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Before Martin Luther hung his 95 Theses on the door of the Wittenberg Castle church in 1517, Europe had been Catholic since the first century, and all of the popes (St. Peter was the first) from 741 to 2013 were from Europe. With the clergy, especially those ranked under the pope, the cardinals, wielding tremendous political power--the clergy were the Second Estate in medieval France, for instance--the Catholic Church was extremely influential in European government. In fact, the Pope was, indeed, also the king in Italy, and, therefore, puissant. [And, for a time, the Pope was seated in France: in 1305 in Poitiers, and then in 1309 the Papal Seat was in Avignon. At that time with the powerful Catholic Church's head located in France, the power of the French king was uncontested.]
The dates mentioned in this question nearly coincide with the dates of the Crusades (1095-1291); during this time, of course, Christianity was a mighty force. After the Byzantine Empire (formerly the Eastern part of the Roman Empire) began to lose territory to invading Turks. The Christian ruler, Alexis I, sent envoys to Pope Urban II requesting military troops from the West to aid in repulsing the Turkish threat. When the Muslims invaded Jerusalem, Pope Urban II at the Council of Clermont in 1095 urged European Christians to reclaim the territory from those considered "infidels" at that time. With all of Europe's Christians united in this Holy War, then, the papacy became pre-eminent as the leader of the Christian world which waged, according to historians, seven major crusades and sever minor ones. All the European countries answered to the pope, until Henry VIII broke from the Catholic Church when the pope would not annul his marriage so he can Anne Bolelyn.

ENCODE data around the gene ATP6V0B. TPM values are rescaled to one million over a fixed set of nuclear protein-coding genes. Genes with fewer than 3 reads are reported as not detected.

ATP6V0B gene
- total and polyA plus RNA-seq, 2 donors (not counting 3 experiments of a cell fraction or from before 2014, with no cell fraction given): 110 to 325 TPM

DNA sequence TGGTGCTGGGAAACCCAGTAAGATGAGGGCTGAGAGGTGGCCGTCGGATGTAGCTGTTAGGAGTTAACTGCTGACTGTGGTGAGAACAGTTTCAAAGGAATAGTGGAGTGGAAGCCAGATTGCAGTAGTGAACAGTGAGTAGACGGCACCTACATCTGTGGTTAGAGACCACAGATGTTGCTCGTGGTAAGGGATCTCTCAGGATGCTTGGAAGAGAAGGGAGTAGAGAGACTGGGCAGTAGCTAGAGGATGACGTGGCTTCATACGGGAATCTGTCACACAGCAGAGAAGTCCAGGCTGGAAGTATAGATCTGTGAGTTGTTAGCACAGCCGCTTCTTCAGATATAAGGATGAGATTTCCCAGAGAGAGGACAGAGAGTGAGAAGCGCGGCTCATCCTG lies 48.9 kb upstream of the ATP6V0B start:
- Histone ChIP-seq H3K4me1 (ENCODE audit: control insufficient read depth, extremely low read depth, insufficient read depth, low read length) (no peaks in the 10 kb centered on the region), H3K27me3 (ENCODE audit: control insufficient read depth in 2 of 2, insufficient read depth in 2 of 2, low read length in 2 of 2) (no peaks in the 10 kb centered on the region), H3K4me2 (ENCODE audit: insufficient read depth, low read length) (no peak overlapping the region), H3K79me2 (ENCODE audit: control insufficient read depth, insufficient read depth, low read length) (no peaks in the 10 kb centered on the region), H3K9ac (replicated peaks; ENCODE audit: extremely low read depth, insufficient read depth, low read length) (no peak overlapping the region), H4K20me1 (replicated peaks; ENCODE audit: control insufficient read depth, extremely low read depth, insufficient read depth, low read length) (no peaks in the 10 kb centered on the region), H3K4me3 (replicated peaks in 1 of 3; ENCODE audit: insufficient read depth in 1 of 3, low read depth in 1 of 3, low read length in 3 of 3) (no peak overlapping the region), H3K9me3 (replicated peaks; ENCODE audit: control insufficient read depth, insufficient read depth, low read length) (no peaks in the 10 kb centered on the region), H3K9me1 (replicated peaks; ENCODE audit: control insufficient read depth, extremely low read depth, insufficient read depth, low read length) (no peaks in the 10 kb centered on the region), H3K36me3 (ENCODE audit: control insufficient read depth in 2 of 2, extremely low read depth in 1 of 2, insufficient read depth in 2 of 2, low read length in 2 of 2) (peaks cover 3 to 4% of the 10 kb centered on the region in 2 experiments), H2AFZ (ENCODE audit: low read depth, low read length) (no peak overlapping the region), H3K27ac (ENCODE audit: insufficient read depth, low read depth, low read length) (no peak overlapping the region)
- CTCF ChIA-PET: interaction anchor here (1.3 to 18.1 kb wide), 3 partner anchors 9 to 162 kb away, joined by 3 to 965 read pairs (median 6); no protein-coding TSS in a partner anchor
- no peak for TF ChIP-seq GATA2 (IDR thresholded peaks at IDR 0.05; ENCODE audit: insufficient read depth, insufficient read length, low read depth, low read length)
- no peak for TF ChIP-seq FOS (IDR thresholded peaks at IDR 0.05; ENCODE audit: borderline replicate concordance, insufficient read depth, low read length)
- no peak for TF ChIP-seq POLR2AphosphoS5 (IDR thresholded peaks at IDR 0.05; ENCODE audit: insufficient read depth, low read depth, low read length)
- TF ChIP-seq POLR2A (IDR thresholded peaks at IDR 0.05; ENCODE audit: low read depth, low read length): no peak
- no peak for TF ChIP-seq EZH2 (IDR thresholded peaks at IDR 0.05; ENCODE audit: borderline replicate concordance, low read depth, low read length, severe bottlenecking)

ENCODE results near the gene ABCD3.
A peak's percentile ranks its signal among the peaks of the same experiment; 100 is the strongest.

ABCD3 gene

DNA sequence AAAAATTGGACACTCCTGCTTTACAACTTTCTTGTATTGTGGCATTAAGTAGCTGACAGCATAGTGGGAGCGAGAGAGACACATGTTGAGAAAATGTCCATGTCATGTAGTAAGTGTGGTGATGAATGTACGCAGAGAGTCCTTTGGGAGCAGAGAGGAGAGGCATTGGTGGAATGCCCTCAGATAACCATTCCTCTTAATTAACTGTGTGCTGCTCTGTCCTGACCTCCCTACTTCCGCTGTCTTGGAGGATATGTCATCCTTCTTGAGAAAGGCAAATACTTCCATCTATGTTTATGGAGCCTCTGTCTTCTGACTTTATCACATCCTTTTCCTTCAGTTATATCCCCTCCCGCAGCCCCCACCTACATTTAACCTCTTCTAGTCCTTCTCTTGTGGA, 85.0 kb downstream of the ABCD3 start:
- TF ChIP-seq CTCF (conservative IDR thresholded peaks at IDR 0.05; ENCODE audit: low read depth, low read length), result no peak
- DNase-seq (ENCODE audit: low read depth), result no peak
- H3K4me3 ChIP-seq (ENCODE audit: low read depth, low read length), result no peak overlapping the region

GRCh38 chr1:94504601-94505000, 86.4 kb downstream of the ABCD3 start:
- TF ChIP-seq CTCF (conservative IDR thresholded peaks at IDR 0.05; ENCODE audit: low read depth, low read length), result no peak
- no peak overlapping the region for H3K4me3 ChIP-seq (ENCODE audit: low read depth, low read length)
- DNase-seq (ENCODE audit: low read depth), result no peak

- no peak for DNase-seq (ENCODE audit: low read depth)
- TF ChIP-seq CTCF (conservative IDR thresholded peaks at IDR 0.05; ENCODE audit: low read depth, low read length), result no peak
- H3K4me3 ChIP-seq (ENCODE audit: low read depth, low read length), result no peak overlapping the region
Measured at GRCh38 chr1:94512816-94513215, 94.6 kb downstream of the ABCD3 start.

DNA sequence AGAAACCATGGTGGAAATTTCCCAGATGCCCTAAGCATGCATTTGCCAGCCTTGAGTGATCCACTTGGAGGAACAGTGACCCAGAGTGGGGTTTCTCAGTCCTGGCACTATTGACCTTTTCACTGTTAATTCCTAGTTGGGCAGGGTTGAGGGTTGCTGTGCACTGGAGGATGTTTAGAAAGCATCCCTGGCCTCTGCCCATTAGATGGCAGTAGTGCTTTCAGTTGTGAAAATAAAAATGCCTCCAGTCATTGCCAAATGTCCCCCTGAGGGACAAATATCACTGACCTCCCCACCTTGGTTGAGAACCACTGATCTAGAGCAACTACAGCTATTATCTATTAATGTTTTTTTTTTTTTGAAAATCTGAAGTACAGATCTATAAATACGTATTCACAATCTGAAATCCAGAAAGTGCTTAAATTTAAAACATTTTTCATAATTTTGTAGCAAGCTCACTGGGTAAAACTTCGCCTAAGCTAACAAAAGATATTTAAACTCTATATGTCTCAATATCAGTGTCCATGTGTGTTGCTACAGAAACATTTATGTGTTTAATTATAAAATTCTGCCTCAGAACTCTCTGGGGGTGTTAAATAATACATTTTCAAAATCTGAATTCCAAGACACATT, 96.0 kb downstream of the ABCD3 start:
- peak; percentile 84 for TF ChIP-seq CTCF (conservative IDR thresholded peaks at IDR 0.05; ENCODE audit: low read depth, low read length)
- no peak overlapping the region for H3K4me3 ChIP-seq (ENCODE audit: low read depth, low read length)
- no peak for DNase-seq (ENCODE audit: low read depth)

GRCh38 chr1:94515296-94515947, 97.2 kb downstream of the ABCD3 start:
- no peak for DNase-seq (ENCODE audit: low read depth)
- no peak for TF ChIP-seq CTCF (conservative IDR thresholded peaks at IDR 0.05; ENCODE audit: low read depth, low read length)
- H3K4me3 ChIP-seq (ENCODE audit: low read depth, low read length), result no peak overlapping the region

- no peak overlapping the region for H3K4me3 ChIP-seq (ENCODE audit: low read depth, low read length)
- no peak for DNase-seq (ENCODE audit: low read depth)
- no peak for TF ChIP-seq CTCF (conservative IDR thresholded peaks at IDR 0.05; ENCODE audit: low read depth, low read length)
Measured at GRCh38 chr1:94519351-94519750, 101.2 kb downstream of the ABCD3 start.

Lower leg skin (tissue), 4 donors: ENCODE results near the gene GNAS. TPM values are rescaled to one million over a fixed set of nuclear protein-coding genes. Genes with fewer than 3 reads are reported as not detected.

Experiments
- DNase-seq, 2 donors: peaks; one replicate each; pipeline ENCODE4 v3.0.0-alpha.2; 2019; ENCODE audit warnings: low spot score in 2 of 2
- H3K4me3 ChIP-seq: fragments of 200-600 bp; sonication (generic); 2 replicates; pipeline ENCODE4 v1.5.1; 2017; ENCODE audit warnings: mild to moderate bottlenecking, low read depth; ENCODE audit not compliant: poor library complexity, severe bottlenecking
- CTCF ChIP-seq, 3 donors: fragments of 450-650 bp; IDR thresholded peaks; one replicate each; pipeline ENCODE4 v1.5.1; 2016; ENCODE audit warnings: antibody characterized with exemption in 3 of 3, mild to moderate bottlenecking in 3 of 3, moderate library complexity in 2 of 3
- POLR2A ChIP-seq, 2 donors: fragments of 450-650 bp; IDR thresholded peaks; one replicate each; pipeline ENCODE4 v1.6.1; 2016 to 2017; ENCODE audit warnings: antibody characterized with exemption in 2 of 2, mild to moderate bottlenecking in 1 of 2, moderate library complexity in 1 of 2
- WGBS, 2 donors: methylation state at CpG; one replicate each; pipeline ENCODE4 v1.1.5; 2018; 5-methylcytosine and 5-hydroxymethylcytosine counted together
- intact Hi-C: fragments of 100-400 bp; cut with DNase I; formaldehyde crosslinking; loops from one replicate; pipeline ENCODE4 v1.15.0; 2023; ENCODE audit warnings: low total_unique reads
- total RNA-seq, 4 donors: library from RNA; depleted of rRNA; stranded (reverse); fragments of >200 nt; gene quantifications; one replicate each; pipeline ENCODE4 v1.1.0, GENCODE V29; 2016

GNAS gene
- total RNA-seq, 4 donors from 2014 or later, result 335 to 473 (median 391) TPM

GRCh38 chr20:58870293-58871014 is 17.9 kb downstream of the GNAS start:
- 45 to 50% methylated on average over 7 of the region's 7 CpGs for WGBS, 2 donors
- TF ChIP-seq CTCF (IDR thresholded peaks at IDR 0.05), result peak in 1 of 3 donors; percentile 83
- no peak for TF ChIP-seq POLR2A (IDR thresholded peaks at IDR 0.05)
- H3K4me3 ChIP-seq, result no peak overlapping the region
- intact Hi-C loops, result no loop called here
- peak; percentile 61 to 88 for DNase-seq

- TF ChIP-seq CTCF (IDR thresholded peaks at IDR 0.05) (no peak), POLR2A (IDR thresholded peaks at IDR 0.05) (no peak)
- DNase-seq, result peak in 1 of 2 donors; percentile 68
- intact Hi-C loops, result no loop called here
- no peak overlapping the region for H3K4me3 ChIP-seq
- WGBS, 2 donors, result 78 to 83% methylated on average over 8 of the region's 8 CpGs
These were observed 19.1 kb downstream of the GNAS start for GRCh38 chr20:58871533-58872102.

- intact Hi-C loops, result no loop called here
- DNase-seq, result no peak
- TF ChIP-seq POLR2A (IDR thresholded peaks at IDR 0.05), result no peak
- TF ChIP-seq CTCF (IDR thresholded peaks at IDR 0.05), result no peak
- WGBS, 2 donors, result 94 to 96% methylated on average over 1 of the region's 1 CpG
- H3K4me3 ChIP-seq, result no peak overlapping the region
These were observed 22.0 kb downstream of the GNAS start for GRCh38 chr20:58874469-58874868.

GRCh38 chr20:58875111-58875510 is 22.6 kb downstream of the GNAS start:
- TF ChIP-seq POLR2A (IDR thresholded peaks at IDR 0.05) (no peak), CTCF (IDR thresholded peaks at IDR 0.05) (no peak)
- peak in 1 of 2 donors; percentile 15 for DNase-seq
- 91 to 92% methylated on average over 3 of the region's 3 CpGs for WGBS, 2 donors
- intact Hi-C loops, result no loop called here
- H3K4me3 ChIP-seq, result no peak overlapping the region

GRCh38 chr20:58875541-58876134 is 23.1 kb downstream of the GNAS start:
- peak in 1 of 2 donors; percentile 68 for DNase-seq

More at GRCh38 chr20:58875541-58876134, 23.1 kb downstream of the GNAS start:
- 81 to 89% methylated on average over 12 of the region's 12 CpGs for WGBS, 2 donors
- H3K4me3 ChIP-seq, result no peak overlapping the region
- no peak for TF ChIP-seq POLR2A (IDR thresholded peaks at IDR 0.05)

Also, during the Middle Ages (1154-1485) the Catholic Church was both the religious and cultural center of people's lives. Massive cathedrals were constructed during this time, and it was around the church that festivals and various cultural, religious, and some political activities were conducted. (One is reminded of the Festival of Fools in Victor Hugo's novel, Notre-Dame de Paris, also called The Hunchback of Notre Dame) in which poor Quasimodo is made the "King of Fools" and locked in the stocks for people to mock.
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